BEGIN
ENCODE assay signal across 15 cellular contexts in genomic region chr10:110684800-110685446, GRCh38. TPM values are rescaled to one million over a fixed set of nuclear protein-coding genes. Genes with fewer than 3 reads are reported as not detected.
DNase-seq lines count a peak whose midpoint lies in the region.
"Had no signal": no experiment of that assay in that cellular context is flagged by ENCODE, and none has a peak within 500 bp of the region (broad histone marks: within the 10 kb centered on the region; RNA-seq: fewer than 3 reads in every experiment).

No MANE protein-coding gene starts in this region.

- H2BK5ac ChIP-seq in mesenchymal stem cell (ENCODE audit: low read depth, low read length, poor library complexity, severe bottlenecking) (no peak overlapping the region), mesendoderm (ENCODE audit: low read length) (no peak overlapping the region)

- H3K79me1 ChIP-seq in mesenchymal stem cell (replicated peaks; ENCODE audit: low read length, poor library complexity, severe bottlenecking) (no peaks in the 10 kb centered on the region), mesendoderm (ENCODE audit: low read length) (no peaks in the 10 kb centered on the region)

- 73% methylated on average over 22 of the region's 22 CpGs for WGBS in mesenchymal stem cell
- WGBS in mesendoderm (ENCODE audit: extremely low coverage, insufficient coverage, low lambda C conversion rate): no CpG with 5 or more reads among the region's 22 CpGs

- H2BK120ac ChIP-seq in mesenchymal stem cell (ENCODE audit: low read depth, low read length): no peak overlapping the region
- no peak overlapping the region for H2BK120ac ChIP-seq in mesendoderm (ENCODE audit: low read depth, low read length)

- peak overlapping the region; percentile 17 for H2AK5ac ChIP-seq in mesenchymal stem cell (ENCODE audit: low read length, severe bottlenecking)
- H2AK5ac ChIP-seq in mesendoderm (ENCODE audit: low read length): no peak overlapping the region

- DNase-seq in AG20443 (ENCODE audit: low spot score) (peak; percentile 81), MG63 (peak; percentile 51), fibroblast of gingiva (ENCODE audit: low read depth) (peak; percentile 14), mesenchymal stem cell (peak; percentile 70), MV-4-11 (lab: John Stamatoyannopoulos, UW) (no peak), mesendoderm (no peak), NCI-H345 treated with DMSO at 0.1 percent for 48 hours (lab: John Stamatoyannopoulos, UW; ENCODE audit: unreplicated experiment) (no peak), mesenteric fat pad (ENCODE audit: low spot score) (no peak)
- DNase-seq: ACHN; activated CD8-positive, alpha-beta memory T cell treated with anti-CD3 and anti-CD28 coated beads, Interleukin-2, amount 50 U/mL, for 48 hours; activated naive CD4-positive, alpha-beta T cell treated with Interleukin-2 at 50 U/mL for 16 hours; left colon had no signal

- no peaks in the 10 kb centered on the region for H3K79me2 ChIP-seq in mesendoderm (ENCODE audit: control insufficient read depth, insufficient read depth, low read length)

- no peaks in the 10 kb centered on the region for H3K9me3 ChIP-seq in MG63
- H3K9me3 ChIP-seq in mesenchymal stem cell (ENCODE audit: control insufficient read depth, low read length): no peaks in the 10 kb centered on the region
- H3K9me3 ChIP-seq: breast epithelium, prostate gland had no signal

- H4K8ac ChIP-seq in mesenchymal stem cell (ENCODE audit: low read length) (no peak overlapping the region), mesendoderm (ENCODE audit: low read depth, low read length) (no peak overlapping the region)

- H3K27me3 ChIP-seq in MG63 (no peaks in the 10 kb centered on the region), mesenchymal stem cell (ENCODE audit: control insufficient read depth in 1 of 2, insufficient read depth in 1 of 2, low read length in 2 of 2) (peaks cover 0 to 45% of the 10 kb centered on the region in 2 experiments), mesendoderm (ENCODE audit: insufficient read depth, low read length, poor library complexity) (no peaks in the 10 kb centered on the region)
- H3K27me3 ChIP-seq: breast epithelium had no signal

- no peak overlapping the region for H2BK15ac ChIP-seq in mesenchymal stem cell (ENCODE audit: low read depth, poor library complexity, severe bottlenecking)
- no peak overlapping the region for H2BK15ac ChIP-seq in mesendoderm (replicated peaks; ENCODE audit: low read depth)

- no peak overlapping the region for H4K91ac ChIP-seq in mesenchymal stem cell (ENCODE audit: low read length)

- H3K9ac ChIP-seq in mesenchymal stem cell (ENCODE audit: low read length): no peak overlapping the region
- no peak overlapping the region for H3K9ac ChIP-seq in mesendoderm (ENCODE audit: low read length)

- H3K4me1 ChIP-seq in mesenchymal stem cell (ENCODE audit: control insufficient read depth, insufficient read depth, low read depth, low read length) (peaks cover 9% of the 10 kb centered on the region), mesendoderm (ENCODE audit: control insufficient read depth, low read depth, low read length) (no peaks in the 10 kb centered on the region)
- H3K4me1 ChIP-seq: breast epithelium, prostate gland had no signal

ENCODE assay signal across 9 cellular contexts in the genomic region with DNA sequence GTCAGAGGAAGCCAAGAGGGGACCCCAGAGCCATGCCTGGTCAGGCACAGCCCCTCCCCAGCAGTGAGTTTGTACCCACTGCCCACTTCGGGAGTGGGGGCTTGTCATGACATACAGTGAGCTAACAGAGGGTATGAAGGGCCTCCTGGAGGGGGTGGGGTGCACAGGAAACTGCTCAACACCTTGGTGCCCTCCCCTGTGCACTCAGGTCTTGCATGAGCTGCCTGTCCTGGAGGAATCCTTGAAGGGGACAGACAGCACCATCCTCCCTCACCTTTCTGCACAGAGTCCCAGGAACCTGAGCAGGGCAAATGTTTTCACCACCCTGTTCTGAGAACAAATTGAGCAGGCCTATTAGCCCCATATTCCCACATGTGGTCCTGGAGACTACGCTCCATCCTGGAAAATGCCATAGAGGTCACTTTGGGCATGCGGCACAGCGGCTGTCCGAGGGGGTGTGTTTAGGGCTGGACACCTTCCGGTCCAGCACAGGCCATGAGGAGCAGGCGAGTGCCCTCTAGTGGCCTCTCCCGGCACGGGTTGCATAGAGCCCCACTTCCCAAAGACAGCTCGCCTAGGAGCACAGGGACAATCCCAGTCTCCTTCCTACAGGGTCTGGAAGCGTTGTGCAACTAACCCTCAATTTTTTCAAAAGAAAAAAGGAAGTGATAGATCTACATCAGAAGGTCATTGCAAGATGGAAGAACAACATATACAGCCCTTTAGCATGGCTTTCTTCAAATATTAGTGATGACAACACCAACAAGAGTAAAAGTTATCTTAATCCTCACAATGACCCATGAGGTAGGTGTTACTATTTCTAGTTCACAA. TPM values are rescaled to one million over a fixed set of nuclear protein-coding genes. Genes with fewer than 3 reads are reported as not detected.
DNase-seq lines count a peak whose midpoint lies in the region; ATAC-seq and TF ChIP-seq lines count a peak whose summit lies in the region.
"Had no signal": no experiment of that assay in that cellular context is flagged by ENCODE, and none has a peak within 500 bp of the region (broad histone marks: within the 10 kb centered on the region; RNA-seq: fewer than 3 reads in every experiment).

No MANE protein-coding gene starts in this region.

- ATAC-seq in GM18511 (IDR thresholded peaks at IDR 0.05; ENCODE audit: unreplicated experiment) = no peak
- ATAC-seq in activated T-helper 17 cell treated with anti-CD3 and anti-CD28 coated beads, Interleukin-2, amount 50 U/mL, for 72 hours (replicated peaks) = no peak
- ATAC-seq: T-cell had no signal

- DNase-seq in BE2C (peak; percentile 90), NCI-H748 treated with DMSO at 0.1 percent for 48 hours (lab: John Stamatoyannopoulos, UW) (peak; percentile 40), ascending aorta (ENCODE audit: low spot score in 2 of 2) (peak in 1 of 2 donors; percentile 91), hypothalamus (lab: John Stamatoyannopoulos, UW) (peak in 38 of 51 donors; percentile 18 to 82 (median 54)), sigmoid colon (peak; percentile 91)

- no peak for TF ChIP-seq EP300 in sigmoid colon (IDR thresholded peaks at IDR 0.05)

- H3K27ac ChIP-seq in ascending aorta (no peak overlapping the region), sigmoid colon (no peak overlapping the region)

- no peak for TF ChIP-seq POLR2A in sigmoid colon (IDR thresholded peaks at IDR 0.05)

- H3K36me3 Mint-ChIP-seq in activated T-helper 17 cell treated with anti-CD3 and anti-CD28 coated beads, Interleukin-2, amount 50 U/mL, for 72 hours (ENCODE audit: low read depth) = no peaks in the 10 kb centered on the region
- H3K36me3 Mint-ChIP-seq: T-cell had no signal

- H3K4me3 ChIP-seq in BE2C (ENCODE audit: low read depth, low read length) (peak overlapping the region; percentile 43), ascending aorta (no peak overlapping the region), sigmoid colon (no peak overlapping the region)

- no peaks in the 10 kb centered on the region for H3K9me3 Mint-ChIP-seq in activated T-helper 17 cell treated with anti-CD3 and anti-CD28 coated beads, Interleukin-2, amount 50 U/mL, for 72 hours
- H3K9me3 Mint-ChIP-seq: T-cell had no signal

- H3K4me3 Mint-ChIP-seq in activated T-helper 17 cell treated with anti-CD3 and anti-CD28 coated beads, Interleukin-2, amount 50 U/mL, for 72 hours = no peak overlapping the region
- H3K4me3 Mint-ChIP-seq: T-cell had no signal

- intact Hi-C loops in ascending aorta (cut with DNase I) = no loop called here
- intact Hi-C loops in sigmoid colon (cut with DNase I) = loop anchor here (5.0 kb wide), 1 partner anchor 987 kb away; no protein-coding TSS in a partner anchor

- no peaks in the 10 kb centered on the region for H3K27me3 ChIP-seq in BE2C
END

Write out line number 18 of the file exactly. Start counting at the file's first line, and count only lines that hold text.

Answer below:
- H3K9me3 ChIP-seq: breast epithelium, prostate gland had no signal